Most Sunday afternoons between our College Coffee Hour (at Starbucks) and heading off to the Ashland Youth Collective, I’m able to be home and hang out with Caleb. This past Sunday, we were playing with some Legos when I noticed that Doug Pagitt posted that the Solomon’s Porch service was being live-streamed. I thought I’d check it out, so pulled it up on my iPhone and then used AirPlay to send it to the TV via AppleTV (isn’t technology grand). We caught some of the beginning music, and Caleb immediately started patting his belly (which he does when he hears music he likes).
So, clearly, Solomon’s Porch is the exact type of church that will appeal to Caleb and his generation. He patted his belly.
I’ve actually never been to Solomon’s Porch, but I loved being able to “sit in” on their service via the live-stream. For those who don’t know much about it, you can read some here and get a feel for what it looks like with this photo:
As I watched the service, I couldn’t help but think that this is the type of place I’d love to be a part of sometime in the future. The other thing that caught my eye was the movement on the screen. Like, lots of movement. Little kids. Toddlers. Babies. Everywhere…running around, bouncing around…and I couldn’t help but realize how different those images are from so many of our PC(USA)/mainline churches today.
I wasn’t able to watch much of the service, but did get a chance to hear Doug welcome folks to the gathering, which was actually their 13th anniversary. Then he invited someone up to introduce and lead them into a time of communion. They have different people introduce the ritual of communion each time, which allows for diversity and for people to get to share their own meaningful experiences of communion. I love that idea. I didn’t catch the person’s name who came up, but he said something that I’ve been thinking about since then. He said, “Here at Solomon’s Porch, we honor tradition…and we bend it a little too.”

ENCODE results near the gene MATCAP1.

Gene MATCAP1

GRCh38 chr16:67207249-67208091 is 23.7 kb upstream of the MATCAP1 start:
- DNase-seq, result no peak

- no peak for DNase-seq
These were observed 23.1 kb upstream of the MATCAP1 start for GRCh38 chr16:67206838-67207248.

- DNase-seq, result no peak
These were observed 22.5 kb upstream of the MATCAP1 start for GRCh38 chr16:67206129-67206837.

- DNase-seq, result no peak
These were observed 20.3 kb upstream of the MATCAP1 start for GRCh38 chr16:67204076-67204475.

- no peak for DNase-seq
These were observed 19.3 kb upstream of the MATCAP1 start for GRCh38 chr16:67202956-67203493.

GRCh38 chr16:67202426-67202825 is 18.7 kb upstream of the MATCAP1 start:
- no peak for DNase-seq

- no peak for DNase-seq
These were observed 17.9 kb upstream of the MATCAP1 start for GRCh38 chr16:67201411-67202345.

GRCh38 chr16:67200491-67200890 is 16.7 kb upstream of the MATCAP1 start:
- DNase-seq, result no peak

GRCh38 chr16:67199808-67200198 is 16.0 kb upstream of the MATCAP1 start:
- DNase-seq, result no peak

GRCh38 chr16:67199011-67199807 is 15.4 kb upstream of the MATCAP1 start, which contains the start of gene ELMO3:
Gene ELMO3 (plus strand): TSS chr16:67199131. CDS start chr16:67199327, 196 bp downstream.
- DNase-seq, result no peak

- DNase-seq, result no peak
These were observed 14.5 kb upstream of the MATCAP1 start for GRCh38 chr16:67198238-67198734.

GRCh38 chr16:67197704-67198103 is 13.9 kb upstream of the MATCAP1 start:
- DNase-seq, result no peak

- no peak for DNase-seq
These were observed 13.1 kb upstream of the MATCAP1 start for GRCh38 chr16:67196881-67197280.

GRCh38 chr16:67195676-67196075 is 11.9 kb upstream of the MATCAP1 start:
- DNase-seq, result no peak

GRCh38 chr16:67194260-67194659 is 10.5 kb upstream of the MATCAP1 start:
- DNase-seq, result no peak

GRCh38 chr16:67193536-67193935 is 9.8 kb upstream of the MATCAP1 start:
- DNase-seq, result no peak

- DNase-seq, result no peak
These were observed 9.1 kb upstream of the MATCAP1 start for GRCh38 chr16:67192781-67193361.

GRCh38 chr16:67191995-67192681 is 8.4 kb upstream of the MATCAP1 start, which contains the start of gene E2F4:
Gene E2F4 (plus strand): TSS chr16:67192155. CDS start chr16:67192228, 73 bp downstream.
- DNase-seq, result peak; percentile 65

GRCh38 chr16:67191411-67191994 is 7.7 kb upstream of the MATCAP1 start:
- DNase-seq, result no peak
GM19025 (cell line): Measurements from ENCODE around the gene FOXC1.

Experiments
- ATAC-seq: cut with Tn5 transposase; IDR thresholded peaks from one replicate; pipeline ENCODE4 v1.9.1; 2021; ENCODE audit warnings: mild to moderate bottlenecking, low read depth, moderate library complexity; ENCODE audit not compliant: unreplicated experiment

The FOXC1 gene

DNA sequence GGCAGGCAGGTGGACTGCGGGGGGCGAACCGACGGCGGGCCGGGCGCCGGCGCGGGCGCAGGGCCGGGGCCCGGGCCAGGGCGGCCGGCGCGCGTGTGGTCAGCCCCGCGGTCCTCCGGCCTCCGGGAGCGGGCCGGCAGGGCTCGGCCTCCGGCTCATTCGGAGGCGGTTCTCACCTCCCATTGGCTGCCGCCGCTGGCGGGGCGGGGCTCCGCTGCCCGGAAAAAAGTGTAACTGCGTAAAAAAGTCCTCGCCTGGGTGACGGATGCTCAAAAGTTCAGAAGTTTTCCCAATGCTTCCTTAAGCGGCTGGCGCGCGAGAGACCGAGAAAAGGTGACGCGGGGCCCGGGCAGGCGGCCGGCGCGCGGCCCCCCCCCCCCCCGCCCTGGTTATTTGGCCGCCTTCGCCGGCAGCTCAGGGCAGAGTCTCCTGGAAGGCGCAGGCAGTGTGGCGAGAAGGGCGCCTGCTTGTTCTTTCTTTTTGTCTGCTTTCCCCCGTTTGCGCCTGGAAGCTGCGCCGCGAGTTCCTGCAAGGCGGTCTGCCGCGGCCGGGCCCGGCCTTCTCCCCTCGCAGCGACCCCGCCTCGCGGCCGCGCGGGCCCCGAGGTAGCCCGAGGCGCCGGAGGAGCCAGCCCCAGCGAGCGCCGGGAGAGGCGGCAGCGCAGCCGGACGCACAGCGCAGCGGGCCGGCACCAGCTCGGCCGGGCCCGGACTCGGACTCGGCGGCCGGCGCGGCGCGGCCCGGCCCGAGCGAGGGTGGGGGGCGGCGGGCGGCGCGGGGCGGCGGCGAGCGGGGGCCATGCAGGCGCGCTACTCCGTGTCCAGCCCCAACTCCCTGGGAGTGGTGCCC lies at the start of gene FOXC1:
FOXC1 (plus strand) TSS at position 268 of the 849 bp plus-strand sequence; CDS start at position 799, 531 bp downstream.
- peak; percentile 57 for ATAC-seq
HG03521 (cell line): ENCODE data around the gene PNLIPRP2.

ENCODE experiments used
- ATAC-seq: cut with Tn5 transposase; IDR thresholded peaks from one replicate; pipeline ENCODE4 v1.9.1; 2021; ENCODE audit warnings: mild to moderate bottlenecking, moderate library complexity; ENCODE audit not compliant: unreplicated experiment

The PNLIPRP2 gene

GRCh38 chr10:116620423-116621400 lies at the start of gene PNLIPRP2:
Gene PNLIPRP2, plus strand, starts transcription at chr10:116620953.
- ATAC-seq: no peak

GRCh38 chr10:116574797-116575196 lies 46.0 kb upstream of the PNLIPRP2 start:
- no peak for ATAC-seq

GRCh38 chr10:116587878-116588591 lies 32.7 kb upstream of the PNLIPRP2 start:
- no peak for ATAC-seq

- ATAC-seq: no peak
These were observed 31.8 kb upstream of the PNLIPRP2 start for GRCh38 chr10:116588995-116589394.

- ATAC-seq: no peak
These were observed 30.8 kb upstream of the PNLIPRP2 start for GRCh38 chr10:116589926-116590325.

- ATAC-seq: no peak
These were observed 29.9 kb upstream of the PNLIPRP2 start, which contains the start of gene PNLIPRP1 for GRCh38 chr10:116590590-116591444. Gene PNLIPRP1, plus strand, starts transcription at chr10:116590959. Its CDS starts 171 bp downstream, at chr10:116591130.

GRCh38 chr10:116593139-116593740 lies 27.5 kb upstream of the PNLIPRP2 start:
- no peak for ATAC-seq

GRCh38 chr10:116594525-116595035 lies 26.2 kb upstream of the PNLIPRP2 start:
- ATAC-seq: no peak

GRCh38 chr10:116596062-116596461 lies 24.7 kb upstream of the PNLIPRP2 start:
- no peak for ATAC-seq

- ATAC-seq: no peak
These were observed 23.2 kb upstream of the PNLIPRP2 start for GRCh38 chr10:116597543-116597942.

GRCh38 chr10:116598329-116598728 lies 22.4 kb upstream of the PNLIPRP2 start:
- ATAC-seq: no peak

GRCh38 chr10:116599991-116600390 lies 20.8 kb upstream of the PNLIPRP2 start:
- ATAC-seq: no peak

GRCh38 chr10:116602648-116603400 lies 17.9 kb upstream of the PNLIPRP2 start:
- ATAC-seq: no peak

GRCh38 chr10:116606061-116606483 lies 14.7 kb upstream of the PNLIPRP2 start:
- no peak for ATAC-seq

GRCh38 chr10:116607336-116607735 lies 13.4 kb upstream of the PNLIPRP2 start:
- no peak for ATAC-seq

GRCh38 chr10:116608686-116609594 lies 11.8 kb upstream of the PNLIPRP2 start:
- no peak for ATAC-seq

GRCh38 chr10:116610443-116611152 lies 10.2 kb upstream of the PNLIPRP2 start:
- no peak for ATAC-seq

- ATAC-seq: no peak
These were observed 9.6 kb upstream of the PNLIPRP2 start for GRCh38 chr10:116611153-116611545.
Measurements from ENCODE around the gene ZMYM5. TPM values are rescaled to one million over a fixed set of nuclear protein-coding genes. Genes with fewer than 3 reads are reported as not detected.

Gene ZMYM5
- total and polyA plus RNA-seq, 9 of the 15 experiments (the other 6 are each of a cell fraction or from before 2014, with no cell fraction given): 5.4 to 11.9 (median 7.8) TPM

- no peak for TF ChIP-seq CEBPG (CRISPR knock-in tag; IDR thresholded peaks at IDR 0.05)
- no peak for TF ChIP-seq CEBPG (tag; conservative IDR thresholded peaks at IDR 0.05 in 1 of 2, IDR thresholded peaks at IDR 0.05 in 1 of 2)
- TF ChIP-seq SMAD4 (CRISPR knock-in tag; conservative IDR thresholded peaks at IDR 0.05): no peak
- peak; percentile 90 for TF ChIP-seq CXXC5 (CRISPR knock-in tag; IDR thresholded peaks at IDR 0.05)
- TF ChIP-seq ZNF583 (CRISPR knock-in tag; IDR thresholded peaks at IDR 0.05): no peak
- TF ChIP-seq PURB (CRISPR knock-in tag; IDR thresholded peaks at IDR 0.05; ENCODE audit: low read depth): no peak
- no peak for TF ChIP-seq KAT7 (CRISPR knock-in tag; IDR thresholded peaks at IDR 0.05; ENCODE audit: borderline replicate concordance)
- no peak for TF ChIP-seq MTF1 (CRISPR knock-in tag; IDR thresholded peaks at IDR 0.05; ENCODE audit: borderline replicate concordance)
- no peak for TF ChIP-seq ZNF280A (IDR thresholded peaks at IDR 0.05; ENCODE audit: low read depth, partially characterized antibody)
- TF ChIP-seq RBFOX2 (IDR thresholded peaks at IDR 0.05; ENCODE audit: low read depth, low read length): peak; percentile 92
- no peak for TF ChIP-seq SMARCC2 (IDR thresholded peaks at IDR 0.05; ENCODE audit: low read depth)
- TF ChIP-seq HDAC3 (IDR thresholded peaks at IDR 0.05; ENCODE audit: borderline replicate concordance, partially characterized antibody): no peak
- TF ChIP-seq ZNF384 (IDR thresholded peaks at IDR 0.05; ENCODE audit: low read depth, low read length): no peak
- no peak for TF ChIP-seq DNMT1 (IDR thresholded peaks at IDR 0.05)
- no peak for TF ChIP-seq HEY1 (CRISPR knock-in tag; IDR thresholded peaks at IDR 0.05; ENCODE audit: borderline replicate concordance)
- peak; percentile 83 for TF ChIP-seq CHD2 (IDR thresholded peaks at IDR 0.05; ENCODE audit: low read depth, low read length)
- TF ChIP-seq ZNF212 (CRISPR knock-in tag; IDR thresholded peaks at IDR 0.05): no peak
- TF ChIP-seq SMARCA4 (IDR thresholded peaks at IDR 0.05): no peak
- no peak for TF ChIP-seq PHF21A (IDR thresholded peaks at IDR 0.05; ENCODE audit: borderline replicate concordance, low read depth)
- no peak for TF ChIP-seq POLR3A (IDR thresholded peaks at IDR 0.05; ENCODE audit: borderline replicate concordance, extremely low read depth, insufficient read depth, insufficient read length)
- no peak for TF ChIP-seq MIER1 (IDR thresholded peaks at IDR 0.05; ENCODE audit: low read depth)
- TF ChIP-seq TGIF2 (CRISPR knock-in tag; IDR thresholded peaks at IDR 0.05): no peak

I love that. And it made me think back to the early days of Presbymergent, before we all got insanely busy and sort of let it fall by the wayside. We used to talk about Presbymergents being people who were loyal radicals: those who stay on the inside to bring about creative, emergent expressions of historic faith.
Back in 2009, folks involved in Presbymergent met in Louisville to brainstorm the future of the church (Presbyterian Outlook article here), and some of them ended up going to meet with the Office of Theology & Worship after our meeting. I wasn’t able to attend, but heard that Troy Bronsink and others talked to the folks at Louisville about trying to find ways to hack the Book of Order.
Honoring tradition and bending it a little too. Being loyal radicals. Hack the Book of Order. Whatever language you use, it’s clear that something needs to change. In order to be the church of the future (heck, in order to be the church of today!), we need the freedom and flexibility to try new things, to bend the tradition, to hack the Book of Order (or whatever your denomination uses) without being told “No.” The naysayers, the Polity Police, the “we’ve never done things THAT way before”-types of folks, they’re going to stifle the potential of the progression of the church and really mess things up for those of us who are desiring to bring about new expressions of faith for the 21st century.
All of this is getting me pumped to head to Memphis tomorrow to spend time with Phyllis Tickle and many old and new friends at the Emergence Christianity event. I’m at a point in my life where I’m read to see what this next thing really is, and I’m thinking I’ll get some snapshots of it this week. I’ll be blogging from the event here at Pomomusings, so I hope you’ll check back and journey into this emergence Christianity with me.
This post first appeared at Adam’s blog Pomomusings.
Adam Walker Cleaveland is the Associate Pastor at First Presbyterian Church of Ashland, Oregon. Adam loves drinking beer at Theology Pub, working with youth & young adults and is an occasional half-marathoner. Adam blogs at Pomomusings.com, where he writes about youth ministry, theology and social media. You can find Adam online at adamwc.com, facebook.com/adamwc or on Twitter at @adamwc.